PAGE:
Feeds

'Catastrophic' Avira antivirus update bricks Windows PCs

rundll32.exe? cmd.exe? You clearly don't need those

Using blade systems to cut costs and sharpen efficiencies

Security software biz Avira has apologised after its antivirus suites went haywire and disabled customers' Windows machines.

A service pack issued in Monday caused its ProActiv monitoring software to think vital operating system processes were riddled with malware and blocked them from running.

Users of the affected products - Avira Professional Security, Avira Internet Security 2012 and Avira Antivirus Premium 2012 - were left with malfunctioning or inoperable systems after they applied the dodgy update. A fix has since been issued.

Components reportedly blocked included iexplore.exe, notepad.exe and regedit.exe, plus applications including Microsoft Office and Google Updater were also sin-binned.

Unsurprisingly Avira's support forums quickly filled up with posts by frustrated punters. "This update has been pretty catastrophic," one small business user complained. "The whole company ground to a standstill."

Avira responded by withdrawing the malfunctioning update, Service Pack 0 (SP0) for Avira Version 2012, and issuing a replacement upgrade. In an advisory, Avira said it "deeply regrets" the inconvenience customers have experienced as the result of the snafu. It goes on to explain how users can disable its ProActiv behavioural monitoring technology in case it goes nuts again.

From time to time antivirus signatures, used to identify malware inside files, cause headaches for vendors when they report false positive matches. Things get really messy in cases where core Windows components, rather than just third-party apps, are wrongly labelled as potentially malign. Screwing up a signature pack is one thing, but Avira's mixup involves a major software update, raising questions over why the blunder was not caught during pre-release testing.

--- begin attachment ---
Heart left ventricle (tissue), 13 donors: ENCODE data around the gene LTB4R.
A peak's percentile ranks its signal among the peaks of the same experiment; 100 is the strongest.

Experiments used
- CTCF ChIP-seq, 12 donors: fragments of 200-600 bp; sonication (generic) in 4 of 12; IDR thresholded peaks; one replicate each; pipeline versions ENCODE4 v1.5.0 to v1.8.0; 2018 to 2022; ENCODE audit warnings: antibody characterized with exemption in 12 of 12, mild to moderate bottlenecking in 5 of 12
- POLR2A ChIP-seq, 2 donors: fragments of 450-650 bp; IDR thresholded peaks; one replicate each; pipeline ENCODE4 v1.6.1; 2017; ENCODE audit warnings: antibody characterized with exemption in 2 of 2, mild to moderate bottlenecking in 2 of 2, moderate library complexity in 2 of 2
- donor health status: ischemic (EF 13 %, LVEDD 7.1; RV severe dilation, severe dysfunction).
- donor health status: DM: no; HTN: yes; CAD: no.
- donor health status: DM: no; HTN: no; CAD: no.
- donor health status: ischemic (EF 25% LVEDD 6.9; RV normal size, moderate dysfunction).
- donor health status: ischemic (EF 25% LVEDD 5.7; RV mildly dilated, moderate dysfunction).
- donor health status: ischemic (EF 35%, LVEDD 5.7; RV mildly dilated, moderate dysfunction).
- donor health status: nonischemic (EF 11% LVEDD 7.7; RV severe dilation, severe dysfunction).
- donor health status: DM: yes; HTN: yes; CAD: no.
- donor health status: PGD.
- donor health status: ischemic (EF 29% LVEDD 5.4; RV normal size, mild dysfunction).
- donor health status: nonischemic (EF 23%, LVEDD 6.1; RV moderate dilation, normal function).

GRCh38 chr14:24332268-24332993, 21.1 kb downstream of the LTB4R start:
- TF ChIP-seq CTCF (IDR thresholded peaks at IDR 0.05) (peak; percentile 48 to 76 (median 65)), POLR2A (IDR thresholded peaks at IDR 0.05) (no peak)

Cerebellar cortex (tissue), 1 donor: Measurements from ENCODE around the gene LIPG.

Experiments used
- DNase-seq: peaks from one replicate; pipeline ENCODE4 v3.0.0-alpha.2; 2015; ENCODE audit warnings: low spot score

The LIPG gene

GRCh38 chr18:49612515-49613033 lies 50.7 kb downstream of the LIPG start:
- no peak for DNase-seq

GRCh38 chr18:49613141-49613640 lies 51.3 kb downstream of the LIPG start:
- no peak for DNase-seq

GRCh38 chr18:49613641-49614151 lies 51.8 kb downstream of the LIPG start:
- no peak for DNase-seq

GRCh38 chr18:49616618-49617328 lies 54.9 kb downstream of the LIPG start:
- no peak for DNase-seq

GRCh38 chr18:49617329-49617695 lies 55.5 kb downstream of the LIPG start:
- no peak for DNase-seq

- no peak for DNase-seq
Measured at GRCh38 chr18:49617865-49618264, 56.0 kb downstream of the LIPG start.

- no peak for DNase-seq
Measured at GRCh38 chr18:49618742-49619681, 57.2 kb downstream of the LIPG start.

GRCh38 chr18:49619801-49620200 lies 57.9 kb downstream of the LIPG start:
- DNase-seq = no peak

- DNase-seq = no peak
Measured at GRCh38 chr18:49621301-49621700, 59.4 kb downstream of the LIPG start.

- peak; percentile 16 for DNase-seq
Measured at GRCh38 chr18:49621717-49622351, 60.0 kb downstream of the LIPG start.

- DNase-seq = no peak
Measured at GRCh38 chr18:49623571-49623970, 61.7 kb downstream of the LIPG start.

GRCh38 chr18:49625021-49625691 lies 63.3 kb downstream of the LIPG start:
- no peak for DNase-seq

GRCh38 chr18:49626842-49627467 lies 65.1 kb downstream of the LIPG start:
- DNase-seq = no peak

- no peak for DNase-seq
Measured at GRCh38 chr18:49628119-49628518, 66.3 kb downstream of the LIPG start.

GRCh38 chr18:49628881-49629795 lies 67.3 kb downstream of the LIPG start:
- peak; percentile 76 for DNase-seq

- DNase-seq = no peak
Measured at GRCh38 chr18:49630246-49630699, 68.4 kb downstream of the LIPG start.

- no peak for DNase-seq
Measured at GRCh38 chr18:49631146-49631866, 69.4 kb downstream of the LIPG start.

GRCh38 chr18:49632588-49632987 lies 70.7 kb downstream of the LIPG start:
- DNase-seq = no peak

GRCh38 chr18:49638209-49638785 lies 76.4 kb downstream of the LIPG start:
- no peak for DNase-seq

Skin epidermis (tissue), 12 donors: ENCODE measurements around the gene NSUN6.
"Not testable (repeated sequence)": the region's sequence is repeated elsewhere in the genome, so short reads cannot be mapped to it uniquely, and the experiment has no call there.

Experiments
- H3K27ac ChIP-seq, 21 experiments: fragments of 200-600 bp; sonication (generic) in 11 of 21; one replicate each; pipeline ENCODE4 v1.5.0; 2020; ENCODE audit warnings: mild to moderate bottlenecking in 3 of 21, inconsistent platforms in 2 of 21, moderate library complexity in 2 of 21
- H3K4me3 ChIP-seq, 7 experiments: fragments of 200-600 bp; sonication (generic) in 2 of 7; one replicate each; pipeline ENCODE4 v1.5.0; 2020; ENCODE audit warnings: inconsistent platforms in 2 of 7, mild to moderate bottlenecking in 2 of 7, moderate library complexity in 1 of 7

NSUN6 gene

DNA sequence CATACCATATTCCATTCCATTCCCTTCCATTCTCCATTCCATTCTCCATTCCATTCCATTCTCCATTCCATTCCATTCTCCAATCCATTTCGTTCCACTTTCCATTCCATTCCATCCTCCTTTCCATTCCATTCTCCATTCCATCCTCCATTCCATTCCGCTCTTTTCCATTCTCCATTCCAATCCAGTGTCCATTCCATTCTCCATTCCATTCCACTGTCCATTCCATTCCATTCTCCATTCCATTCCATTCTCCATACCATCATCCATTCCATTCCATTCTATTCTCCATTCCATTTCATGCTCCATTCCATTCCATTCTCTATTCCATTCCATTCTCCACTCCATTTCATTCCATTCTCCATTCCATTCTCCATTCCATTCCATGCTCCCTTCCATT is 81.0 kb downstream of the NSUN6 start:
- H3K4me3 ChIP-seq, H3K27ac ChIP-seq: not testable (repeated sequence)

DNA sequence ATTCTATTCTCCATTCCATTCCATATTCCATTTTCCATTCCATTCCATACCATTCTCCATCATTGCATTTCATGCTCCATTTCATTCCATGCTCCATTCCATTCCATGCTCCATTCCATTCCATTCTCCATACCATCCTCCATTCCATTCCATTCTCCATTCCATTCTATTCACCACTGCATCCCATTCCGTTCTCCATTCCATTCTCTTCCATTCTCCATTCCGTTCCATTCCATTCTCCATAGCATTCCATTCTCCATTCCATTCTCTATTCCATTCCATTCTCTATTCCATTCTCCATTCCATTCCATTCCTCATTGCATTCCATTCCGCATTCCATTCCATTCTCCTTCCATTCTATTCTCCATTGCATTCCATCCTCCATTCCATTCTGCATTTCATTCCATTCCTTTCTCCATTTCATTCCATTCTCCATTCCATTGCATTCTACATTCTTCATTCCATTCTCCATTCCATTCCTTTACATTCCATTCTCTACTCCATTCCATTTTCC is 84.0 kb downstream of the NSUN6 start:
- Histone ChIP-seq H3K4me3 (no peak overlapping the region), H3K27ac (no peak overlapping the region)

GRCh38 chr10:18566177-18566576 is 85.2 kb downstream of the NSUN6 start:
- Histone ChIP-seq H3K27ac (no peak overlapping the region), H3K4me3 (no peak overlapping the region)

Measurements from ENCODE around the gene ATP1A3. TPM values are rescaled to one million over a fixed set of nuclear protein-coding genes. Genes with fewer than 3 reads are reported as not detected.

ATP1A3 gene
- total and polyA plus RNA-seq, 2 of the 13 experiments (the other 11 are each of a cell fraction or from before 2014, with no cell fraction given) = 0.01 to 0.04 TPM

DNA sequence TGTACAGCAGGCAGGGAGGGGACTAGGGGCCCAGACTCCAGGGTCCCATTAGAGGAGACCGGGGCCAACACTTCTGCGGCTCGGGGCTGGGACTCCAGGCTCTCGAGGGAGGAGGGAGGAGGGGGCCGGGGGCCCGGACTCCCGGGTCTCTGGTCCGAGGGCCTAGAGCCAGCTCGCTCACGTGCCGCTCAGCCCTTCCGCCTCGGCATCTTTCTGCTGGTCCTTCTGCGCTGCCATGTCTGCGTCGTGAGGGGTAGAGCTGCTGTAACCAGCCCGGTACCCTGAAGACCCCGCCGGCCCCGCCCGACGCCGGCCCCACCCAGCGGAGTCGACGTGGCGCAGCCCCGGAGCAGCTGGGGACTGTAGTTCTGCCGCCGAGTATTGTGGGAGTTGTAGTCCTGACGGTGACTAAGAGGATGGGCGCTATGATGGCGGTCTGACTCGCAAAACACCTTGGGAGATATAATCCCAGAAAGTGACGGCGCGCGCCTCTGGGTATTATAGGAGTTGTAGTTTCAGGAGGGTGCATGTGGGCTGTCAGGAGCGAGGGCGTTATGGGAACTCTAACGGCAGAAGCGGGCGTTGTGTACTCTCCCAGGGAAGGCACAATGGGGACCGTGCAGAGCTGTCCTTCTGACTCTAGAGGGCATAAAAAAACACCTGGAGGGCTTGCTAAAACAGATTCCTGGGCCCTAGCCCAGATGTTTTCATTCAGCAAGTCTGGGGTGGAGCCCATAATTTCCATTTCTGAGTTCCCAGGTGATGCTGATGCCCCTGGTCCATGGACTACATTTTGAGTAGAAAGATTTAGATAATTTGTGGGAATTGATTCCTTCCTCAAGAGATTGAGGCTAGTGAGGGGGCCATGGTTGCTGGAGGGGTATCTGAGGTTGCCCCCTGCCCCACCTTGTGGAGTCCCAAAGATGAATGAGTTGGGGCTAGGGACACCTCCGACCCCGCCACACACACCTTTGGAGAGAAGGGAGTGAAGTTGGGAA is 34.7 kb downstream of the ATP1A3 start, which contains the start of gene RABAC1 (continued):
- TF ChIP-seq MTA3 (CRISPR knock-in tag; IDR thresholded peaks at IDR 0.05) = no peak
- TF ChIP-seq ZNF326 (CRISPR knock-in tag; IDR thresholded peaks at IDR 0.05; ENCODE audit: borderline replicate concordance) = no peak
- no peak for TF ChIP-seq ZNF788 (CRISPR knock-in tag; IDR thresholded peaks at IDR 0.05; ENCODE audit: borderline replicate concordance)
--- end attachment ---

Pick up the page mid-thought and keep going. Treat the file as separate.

Avira is best known as a supplier of freebie Windows antivirus scanners to consumers in competition with the likes of AVG and Avast. The German firm uses its presence in this market to help it sell paid-for products to consumers and small businesses. ®

Boost IT visibility and business value

More from The Register

next story
Secure microkernel that uses maths to be 'bug free' goes open source
Hacker-repelling, drone-protecting code will soon be yours to tweak as you see fit
How long is too long to wait for a security fix?
Synology finally patches OpenSSL bugs in Trevor's NAS
Israel's Iron Dome missile tech stolen by Chinese hackers
Corporate raiders Comment Crew fingered for attacks
Roll out the welcome mat to hackers and crackers
Security chap pens guide to bug bounty programs that won't fail like Yahoo!'s
HIDDEN packet sniffer spy tech in MILLIONS of iPhones, iPads – expert
Don't panic though – Apple's backdoor is not wide open to all, guru tells us
Researcher sat on critical IE bugs for THREE YEARS
VUPEN waited for Pwn2Own cash while IE's sandbox leaked
Four fake Google haxbots hit YOUR WEBSITE every day
Goog the perfect ruse to slip into SEO orfice
prev story

Whitepapers

Implementing global e-invoicing with guaranteed legal certainty
Explaining the role local tax compliance plays in successful supply chain management and e-business and how leading global brands are addressing this.
Consolidation: The Foundation for IT Business Transformation
In this whitepaper learn how effective consolidation of IT and business resources can enable multiple, meaningful business benefits.
Application security programs and practises
Follow a few strategies and your organization can gain the full benefits of open source and the cloud without compromising the security of your applications.
How modern custom applications can spur business growth
Learn how to create, deploy and manage custom applications without consuming or expanding the need for scarce, expensive IT resources.
Securing Web Applications Made Simple and Scalable
Learn how automated security testing can provide a simple and scalable way to protect your web applications.